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It is not my nature to stand idly by or to flee the scene if an innocent is taking a beating. And I’m sure that I don’t need to remind you, but some people are ruled by evil and do the devil’s deed, oftentimes with heinous destruction:

– My cousin, a realtor in Montana, recently was viciously attacked when she was showing a house to a prospective buyer.

– A friend from school was raped in her own home as a high school student and then again at college an attempt was made, but thankfully her sister was home and together they fought off the attacker.

– I’ve seen a friend’s ex-boyfriend throw a man out a plate glass window.

– And I, very recently, overheard a beady-eyed, greasy man, whom my husband’s company hired (as part of a crew of men) to do our relocation unloading, say, “Yah, we’re gonna come back to this place and see just what they got.” Whenever he passed me by, he looked me up and down with a leer. The hairs on the back o’ my neck have never stood higher.

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I tell ya, I’ve been scared. Lot’s o’ times. But now, I’m not prone to be so scared anymore. Since fists don’t always match the opponent and because totin’ a sword ‘round town doesn’t really fit my lifestyle; not only that, but police officers are too heavy and usually much too cumbersome to cram into the cab of my pickup, or even stash beneath my bed, I need a different, yet legal, and safe way to protect that which the good Lord has entrusted into my care… my own self, my young son, and if need be, another innocent, even a stranger.

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Yes indeedily, I take lots and lots of preventive safety precautions, both in public and at home. All of that does little to no good when the bigger, stronger, bad guys play by a rule book written by the devil. So if a fight comes a lookin’ for me and mine, I have trusted that my response falls within the realm of what God would have me do. This may very well not jive with your biblical stance on the topic, but it does with mine.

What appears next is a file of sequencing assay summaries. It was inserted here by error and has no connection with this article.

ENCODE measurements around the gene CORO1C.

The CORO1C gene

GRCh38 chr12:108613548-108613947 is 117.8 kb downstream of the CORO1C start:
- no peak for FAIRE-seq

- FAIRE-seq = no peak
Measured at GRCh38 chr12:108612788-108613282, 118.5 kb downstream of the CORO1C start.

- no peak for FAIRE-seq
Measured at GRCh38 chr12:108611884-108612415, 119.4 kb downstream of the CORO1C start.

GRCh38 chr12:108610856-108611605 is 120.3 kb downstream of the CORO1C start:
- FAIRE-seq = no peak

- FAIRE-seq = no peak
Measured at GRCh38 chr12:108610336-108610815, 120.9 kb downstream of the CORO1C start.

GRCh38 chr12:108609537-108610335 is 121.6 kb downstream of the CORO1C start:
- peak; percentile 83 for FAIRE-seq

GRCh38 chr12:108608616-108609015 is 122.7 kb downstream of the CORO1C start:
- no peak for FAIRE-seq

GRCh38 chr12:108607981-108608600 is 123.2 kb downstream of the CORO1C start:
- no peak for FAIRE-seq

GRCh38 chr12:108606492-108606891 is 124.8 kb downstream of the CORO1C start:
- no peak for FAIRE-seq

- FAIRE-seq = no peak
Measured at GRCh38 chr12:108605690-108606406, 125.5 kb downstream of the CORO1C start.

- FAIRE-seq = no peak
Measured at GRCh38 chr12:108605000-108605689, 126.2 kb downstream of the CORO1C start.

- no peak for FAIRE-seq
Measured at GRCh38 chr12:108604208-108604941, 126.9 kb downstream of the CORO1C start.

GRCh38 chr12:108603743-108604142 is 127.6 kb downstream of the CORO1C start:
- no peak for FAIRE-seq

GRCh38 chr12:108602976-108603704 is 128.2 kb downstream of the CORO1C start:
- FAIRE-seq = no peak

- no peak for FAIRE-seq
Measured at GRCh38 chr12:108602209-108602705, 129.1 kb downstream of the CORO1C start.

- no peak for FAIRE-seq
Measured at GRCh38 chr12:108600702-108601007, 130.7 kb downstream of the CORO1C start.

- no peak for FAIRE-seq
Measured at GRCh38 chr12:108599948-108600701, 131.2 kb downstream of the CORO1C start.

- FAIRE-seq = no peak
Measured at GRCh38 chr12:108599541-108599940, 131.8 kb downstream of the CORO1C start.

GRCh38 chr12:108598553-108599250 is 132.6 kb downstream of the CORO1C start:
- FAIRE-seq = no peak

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Here are two final thoughts from miss Kathy regarding trusting God:

“I think trust means believing that God is still good even when the world doesn’t go the way we want it to. I think trust means accepting God is in control of the results, after we tried our best to make it happen a different way.” (p. 32)

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darshoots5Q

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“I’ve come to realize that trusting Him to protect me isn’t at odds with having the tools to defend myself – not any more than having a fridge full of food is at odds with trusting Him to provide my daily bread.” (p.31)

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Christian Woman’s Stance on Firearms (Part 1: Inanimate Objects)

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The Cornered Cat: A Woman’s guide to Concealed Carry – excellent book; great for both men and women, but with the unique and oftentimes overlooked aspect of addressing issues specific to women. Thank you, miss Kathy, for granting me permission to use passages from your book in this piece/series. I am grateful for all you do to teach others how to fight like a cornered cat.